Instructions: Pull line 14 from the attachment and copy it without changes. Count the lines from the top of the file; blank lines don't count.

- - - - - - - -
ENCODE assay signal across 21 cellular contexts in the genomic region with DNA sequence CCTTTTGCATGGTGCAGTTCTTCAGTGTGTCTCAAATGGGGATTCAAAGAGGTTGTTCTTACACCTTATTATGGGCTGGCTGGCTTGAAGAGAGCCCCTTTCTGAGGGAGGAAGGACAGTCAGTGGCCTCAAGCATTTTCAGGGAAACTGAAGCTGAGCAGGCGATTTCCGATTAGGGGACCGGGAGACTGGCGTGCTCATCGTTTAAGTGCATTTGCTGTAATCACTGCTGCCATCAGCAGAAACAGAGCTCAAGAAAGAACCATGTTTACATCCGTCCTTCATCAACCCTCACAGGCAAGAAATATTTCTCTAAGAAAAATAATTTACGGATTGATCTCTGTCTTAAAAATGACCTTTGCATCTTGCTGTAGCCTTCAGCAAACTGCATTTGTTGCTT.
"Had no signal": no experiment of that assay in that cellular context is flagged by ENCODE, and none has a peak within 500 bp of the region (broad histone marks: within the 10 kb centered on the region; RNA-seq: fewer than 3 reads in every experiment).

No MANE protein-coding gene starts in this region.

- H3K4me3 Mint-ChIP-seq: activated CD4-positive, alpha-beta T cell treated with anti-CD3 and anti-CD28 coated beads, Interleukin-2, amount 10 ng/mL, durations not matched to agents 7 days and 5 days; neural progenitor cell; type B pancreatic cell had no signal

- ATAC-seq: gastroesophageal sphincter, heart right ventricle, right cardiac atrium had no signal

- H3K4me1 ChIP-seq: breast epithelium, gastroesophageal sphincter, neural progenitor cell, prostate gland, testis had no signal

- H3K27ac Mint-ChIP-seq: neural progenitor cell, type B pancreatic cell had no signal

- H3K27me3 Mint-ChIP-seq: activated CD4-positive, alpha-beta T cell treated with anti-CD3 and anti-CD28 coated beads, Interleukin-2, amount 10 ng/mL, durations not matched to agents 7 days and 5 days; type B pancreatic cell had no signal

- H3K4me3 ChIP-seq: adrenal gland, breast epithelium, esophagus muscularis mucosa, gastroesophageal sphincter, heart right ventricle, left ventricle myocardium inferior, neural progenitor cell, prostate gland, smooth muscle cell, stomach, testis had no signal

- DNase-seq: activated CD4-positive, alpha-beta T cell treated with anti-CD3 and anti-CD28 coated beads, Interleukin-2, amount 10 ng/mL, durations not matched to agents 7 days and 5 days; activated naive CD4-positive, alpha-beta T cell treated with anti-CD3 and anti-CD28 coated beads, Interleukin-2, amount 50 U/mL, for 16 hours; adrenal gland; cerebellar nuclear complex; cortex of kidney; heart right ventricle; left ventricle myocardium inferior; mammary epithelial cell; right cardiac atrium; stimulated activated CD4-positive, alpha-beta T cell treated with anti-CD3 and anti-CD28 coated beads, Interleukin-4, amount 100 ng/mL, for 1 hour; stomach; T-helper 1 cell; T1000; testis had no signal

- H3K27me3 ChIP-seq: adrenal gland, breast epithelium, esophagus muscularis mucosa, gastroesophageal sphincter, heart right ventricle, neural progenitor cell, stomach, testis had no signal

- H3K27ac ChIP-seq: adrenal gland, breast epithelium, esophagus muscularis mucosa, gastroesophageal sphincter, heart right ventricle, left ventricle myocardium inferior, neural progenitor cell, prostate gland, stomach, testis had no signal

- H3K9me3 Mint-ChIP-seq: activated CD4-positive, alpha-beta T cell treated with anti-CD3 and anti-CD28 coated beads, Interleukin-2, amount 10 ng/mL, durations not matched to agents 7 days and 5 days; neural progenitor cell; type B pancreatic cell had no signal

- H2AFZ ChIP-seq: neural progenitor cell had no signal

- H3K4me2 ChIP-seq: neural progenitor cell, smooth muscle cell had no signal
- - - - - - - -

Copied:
- H2AFZ ChIP-seq: neural progenitor cell had no signal